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Here's how to push the next generation out of the house and back into the office with outdoor amenities, spaces that fit all work styles and connections to their surrounding communities.

The workplace is changing. However, the origins of the changes we are now seeing in workplace design and strategy are fundamental, and actually predate the pandemic. Regardless of industry, the use of the workplace to attract and retain the best talent has been driving this movement across the country and the globe for many years. For companies to compete at the highest level, they need the best and brightest employees to support their vision and goals.

Read more at Interiors and Sources 

We know the built environment can affect mental health—but how can we make sure that impact is positive?

We spend most of our lives in buildings, from our homes to our workplaces and “third spaces”—social surroundings that are separate from home and work. It’s not surprising that the buildings we spend so much time in have an impact on our wellbeing. In addition, health and wellness—including mental health—are a growing focus area for building owners and managers who are looking to make sure the built environment is having a positive impact on the people occupying it.

“The pandemic is obviously something we’re all continuing to think about, live through and engage with every day, and that has shined a brighter spotlight on wellness in general,” said Stephen Harris, principal of Pickard Chilton. “Folks are also seeing mental health as a more substantive component of the wellness equation, so it’s becoming more recognized that the built environment has major contributions to make to either the success or detriment of mental health.”

Read more at Buildings 

Design proposal for a six-story mass timber office building in Denver, Colorado with a variety of amenity spaces and an exclusive deck.

A new office complex made out of wood is predicted to become one of Denver’s “most environmentally friendly” buildings.

Construction on River North Art District’s T3 RiNo — a six-story building made of black spruce, a heavy timber — is set to finish later this year. Using wood for construction is cited as one way to cut carbon.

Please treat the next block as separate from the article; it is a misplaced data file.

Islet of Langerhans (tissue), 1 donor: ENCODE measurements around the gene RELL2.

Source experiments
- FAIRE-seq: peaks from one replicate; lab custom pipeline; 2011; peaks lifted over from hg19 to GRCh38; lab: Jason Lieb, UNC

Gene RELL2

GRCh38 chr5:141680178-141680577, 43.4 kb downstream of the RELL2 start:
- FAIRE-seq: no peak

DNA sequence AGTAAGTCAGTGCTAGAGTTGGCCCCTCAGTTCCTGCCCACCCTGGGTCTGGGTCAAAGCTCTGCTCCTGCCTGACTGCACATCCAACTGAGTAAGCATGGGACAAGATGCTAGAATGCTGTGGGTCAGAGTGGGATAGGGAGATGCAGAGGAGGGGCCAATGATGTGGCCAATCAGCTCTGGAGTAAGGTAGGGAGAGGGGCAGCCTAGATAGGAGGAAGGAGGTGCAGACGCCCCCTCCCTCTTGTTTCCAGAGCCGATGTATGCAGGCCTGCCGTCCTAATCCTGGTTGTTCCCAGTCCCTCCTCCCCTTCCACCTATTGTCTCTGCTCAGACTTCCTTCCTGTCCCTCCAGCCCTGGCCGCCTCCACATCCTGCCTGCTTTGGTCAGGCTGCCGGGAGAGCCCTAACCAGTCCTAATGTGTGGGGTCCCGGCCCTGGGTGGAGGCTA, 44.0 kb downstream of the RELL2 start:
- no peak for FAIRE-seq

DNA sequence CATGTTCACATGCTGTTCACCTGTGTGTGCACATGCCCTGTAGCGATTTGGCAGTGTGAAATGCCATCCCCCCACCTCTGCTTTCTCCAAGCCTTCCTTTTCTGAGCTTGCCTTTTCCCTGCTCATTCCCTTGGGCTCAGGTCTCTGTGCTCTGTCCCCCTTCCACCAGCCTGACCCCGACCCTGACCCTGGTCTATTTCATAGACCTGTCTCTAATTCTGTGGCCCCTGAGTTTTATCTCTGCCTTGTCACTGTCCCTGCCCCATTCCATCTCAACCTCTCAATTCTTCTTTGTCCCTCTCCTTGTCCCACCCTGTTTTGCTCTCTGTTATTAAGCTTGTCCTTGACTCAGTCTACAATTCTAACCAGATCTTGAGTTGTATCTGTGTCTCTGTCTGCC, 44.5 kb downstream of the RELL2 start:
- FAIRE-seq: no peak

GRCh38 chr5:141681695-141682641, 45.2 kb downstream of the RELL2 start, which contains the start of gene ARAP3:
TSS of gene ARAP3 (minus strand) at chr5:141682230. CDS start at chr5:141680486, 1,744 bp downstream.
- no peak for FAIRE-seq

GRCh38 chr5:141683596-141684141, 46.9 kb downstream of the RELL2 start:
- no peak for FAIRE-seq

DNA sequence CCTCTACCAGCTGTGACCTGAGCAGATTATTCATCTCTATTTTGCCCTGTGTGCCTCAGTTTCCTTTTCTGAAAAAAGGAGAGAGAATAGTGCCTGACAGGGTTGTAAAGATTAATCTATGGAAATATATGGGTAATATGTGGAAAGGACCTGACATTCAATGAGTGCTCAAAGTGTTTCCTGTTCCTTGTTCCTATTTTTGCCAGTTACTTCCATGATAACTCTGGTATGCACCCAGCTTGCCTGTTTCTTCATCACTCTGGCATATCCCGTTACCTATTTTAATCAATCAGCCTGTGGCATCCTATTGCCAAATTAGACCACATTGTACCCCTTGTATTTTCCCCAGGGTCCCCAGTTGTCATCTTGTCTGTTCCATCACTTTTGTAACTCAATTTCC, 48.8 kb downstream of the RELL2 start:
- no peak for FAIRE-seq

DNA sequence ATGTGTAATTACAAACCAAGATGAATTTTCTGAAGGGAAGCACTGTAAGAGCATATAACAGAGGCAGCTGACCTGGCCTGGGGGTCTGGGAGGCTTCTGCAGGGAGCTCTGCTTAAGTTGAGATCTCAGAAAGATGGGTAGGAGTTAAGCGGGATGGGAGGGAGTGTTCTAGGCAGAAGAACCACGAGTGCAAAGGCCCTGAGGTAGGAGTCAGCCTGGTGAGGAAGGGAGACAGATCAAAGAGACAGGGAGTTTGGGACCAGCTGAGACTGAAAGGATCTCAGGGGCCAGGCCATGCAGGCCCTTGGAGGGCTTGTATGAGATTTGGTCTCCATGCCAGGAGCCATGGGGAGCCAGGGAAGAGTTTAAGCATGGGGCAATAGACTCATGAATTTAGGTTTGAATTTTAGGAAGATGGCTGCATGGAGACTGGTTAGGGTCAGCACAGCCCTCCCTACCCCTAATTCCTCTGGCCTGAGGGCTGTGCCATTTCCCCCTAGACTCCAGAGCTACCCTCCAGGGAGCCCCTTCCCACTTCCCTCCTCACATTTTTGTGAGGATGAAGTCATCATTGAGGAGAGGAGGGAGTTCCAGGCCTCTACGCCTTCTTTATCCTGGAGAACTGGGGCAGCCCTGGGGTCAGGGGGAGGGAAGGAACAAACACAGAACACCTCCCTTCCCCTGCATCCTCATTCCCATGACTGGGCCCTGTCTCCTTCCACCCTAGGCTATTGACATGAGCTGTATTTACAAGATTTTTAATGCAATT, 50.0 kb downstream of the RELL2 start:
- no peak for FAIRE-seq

The timber structure serves as “a prime example of our commitment to embedding sustainability into every aspect of our projects as we work to achieve net-zero carbon by 2040,” said John Rosato, executive vice president of capital projects and development at Canadian real estate company Ivanhoé Cambridge. It’s acting as a co-developer on the project, alongside real estate companies Hines and McCaffery.

T3 RiNo, 3500 Blake St., is “slated to be one of the most environmentally friendly and sustainable developments in Denver,” according to a Monday update on the project.

Read more at Denver Post 

Tokyo Midtown Yaesu connected to Tokyo station

Bulgari Hotels & Resorts is delighted to announce the opening of its newest luxury hotel, Bulgari Hotel Tokyo, on the 40th - 45th floors of Tokyo Midtown Yaesu - a new ultra-skyscraper overlooking the iconic red brick Tokyo Station, the Imperial Palace Gardens and the city all the way to Mt Fuji. The hotel is in walking distance of the Nihombashi and Marunouchi financial districts, and Ginza's unparalleled shopping and dining.

The new hotel offers the relaxed elegance of 98 luxurious rooms and suites.

Read more at Hospitality Net 

Tokyo Midtown Yaesu connected to Tokyo station

Daikin Industries, Ltd. announces the relocation of its Tokyo office (Minato-ku, Tokyo) to Tokyo Midtown Yaesu (Chuo-ku, Tokyo) with operations scheduled to begin on Wednesday, May 10, 2023.

Designed to enhance the productivity and quality of work of each employee, the new office creates an optimal office layout and IT infrastructure environment to meet all types of needs including areas to promote greater individual concentration and areas to stimulate open group discussions.

Read more at Market Screener 

Tokyo Midtown Yaesu connected to Tokyo station

Tokyo’s central areas are known as premium, popular office locations, with a host of major company headquarters concentrated there and upscale workplaces seen as a status symbol.

Read more at The Japan Times 

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